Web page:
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dc.contributor.authorVink, R.en
dc.contributor.authorCook, N.en
dc.contributor.authorVan Den Heuvel, C.en
dc.date.issued2009en
dc.identifier.citationMagnesium Research, 2009; 22(3):158S-162Sen
dc.identifier.issn0953-1424en
dc.identifier.issn1952-4021en
dc.identifier.urihttp://hdl.handle.net/2440/54900-
dc.description.abstractWhile brain free magnesium levels have been shown to decline in a number of acute and chronic brain pathologies, the mechanisms of such decline and the potential for magnesium administration as a therapeutic intervention are still unclear. In acute brain injury, magnesium therapy has failed in recent clinical trials of trauma, presumably because of an intact blood brain barrier at the time of administration reducing central penetration. Under such conditions, magnesium’s peripheral effects on cardiovascular parameters may dominate over the central, and potentially neuroprotective, effects of the compound. In contrast, magnesium has been demonstrated to be beneficial in lacunar strokes, albeit that recent animal studies indicate that this effect is without any significant reduction of lesion size. Postnatal magnesium has also been shown to improve neurological outcome in term neonates with perinatal asphyxia, although this may be limited to cases of mild to moderate brain injury; no effect is observed following severe brain injury. Prenatal magnesium has been reported to be beneficial for outcome in very preterm infants, although this may only be at low doses. Combination therapies are also showing promise in experimental studies, with combined magnesium and mild hypothermia as well as magnesium and polyethylene glycol proving effective in ischemic stroke and in spinal cord injury, respectively. With respect to chronic brain injury, recent results indicate that magnesium deficient mice are susceptible to developing Parkinson’s disease, which is consistent with earlier findings that magnesium deficiency over a number of generations is associated with the development of Parkinson’s disease. The latter was associated with the appearance of variants of the TRPM channels. Our recent studies have shown that Parkinson’s disease is associated with reduced TRPM2 and TRPM7 channel mRNA expression. Taken together, a more complete picture is emerging of the role of magnesium in brain injury, its therapeutic potential as well the mechanisms associated with its decline.en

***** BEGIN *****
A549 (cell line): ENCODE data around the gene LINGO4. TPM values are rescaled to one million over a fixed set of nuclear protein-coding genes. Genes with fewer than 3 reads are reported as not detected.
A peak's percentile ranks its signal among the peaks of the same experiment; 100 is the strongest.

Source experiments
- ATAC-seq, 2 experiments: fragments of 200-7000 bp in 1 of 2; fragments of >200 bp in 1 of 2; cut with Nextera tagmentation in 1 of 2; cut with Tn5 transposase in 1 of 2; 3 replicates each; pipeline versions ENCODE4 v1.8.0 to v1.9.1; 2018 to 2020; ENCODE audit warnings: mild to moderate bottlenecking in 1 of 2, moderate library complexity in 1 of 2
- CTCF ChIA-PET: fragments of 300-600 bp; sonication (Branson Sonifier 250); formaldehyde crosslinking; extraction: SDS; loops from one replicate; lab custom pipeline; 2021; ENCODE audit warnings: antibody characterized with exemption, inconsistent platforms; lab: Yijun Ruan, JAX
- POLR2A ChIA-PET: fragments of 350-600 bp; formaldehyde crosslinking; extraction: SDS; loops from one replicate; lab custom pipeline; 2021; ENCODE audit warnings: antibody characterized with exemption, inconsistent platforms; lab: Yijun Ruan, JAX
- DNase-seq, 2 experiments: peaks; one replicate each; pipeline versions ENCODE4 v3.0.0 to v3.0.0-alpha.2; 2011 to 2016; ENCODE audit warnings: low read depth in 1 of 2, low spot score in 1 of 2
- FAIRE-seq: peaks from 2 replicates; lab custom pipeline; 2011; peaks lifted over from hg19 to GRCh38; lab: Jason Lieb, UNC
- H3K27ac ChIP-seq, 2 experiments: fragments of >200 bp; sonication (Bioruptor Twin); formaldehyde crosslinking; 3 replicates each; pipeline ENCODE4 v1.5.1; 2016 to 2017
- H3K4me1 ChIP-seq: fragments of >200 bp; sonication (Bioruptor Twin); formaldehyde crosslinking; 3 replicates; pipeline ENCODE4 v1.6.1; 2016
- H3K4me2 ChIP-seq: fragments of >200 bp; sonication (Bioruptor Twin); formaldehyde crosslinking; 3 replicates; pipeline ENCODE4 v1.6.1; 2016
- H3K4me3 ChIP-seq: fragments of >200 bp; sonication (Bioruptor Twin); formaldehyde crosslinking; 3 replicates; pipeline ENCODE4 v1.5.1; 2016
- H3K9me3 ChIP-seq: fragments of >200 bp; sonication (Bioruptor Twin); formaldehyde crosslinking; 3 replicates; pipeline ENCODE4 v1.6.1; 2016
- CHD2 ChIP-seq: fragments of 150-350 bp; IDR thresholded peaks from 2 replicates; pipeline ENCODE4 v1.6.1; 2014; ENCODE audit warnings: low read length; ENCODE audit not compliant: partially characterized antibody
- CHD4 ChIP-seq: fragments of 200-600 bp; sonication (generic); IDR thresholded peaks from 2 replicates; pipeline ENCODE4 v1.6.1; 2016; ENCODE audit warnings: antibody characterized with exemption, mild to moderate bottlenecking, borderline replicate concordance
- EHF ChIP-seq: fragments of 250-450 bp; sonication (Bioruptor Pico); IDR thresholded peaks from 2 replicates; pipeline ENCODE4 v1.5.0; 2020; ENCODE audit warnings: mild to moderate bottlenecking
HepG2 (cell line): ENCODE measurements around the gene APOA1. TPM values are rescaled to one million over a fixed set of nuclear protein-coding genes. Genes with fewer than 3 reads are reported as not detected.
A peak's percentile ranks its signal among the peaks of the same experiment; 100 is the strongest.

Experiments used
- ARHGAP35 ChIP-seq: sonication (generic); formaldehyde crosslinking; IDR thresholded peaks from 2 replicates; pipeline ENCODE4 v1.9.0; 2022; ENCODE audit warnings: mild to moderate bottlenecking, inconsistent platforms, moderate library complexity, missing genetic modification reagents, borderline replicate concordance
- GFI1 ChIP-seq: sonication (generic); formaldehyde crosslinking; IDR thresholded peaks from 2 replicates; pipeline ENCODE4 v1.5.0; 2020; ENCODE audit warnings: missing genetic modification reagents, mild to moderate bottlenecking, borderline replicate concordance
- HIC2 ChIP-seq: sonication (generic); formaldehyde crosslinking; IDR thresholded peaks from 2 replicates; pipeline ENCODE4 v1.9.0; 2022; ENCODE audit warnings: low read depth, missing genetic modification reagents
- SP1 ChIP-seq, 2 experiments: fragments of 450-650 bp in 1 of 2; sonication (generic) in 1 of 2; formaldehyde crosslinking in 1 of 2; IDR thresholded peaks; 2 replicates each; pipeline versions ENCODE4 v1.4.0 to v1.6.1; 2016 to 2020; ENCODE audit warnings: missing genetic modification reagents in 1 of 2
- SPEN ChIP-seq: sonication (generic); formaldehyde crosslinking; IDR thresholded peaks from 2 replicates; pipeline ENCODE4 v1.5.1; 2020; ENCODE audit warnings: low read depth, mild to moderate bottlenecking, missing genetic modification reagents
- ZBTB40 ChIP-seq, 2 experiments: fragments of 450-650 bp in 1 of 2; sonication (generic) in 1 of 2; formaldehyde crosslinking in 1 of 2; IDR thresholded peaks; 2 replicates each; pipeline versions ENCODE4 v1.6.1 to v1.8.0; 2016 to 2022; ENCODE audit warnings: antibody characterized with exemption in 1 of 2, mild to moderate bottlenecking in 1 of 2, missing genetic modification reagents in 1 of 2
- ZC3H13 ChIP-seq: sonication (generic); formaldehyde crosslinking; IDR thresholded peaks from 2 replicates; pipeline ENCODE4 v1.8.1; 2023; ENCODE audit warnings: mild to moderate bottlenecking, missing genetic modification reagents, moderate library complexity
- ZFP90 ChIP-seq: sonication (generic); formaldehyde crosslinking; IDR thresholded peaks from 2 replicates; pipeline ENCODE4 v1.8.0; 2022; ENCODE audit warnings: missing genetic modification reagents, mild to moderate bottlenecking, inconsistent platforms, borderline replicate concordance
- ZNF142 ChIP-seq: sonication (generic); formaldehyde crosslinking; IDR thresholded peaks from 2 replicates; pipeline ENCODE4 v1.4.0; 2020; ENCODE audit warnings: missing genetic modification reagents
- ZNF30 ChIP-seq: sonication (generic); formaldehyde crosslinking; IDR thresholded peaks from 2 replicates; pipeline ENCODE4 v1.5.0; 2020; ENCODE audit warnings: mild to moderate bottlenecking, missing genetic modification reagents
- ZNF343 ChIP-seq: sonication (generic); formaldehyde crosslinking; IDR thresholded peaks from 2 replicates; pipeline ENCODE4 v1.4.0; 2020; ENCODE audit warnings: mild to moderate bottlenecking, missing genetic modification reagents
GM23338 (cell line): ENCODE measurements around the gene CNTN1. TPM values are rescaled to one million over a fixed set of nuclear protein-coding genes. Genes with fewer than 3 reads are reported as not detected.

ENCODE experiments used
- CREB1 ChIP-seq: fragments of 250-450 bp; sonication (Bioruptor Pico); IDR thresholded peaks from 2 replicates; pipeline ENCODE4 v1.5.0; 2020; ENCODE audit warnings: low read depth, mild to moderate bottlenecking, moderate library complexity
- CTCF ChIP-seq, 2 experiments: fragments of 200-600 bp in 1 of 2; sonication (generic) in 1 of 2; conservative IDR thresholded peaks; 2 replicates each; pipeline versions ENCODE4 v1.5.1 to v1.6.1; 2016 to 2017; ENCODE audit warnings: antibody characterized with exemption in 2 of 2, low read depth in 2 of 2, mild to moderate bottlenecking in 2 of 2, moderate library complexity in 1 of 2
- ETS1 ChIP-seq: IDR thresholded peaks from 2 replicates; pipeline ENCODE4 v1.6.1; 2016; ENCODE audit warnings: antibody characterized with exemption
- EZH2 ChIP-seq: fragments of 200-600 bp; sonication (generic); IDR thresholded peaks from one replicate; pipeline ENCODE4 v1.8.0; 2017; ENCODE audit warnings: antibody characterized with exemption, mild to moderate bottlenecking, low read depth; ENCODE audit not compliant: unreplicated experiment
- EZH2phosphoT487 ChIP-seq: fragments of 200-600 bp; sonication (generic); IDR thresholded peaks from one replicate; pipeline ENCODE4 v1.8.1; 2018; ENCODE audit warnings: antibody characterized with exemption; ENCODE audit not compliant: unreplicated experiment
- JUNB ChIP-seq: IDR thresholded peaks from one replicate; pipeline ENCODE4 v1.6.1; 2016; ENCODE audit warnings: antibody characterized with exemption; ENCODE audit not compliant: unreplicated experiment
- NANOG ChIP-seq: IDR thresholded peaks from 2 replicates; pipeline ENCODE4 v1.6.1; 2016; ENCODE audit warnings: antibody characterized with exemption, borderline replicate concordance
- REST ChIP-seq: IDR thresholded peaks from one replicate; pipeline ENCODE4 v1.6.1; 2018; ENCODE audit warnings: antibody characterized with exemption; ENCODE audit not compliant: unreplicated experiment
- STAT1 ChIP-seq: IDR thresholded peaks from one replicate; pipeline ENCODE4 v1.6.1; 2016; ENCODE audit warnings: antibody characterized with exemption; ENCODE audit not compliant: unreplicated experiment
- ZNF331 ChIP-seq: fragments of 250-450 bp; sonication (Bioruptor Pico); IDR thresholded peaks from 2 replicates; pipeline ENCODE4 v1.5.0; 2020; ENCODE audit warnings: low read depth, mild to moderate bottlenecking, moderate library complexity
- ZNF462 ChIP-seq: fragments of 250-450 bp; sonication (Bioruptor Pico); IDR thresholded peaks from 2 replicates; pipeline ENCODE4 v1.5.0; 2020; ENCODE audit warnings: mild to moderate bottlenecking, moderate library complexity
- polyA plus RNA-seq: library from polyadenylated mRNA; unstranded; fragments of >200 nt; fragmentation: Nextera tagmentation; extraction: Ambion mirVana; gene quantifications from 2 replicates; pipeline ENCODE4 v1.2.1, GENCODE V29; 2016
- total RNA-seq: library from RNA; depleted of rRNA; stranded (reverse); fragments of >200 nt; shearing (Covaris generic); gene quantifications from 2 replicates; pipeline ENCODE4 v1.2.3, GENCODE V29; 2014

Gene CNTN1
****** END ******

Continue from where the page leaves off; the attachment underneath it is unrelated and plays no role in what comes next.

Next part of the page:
dc.description.statementofresponsibilityRobert Vink, Naomi L Cook, Corinna van den Heuvelen
dc.language.isoenen
dc.publisherJohn Libbey & Co Ltden
dc.subjectmagnesium, neurotrauma, ischemia, hypoxia, neurodegeneration, Parkinson’s diseaseen
dc.titleMagnesium in acute and chronic brain injury: an updateen
dc.typeJournal articleen
dc.identifier.rmid0020092408en
dc.identifier.doi10.1684/mrh.2009.0175en
dc.identifier.pubid37737-
pubs.library.collectionPathology publicationsen
pubs.verification-statusVerifieden
pubs.publication-statusPublisheden
dc.identifier.orcidVink, R. [0000-0002-4885-0667]en
dc.identifier.orcidCook, N. [0000-0002-1830-2432]en
dc.identifier.orcidVan Den Heuvel, C. [0000-0001-7264-4655]en
Appears in Collections:Pathology publications

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